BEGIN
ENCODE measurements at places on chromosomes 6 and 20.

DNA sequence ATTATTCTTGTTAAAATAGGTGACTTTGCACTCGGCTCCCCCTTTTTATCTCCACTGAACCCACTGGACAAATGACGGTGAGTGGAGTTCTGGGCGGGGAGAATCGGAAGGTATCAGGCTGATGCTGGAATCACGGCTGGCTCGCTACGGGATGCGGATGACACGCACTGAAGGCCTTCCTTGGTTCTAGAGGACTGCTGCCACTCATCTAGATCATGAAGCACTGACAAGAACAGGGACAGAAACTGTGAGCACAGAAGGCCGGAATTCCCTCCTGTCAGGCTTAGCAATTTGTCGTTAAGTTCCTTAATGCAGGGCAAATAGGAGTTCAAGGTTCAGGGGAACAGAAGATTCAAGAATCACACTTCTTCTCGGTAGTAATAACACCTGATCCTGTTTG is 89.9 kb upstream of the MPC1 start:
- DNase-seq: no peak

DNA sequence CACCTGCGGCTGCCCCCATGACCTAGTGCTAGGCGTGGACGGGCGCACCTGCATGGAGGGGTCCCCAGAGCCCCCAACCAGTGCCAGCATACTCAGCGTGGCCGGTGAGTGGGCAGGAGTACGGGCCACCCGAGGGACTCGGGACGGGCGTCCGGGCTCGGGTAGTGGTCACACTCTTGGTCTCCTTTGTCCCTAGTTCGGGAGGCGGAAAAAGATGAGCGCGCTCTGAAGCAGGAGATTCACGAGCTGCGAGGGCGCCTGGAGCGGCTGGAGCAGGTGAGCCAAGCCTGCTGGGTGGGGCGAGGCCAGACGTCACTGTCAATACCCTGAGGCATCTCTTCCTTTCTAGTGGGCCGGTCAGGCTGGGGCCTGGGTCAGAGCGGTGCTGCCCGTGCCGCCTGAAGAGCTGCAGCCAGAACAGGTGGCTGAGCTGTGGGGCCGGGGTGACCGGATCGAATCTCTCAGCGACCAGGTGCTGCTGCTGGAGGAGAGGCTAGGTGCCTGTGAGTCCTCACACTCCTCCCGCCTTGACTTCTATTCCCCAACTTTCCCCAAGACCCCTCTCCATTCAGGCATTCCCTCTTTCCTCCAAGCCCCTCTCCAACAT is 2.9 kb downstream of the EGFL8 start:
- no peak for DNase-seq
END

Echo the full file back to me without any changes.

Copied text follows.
ENCODE measurements at places on chromosomes 6 and 20.

DNA sequence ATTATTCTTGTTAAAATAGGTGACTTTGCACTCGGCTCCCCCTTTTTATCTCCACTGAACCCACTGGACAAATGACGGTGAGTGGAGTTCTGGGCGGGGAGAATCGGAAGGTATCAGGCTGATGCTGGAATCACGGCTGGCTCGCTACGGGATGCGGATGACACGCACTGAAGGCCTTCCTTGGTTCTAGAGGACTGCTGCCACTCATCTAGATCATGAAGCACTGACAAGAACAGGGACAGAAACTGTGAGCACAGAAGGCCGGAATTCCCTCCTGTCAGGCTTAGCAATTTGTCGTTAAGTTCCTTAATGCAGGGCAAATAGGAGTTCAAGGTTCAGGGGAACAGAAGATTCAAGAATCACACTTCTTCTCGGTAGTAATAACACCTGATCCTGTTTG is 89.9 kb upstream of the MPC1 start:
- DNase-seq: no peak

DNA sequence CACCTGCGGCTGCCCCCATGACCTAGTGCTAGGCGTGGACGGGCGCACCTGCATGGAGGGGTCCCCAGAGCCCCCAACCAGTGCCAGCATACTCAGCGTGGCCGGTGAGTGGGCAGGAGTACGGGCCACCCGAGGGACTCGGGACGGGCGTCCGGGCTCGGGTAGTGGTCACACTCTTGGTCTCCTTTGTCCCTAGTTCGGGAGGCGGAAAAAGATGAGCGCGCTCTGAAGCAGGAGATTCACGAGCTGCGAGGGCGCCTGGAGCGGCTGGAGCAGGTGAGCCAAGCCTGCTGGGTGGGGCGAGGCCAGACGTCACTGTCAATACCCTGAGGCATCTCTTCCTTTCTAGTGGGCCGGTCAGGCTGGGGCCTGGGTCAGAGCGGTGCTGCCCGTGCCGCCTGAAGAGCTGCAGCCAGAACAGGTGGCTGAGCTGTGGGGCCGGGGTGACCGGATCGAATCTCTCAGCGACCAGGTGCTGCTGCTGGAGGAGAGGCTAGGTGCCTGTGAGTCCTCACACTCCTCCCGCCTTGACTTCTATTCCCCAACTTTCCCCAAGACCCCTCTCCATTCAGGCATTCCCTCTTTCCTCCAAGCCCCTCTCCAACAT is 2.9 kb downstream of the EGFL8 start:
- no peak for DNase-seq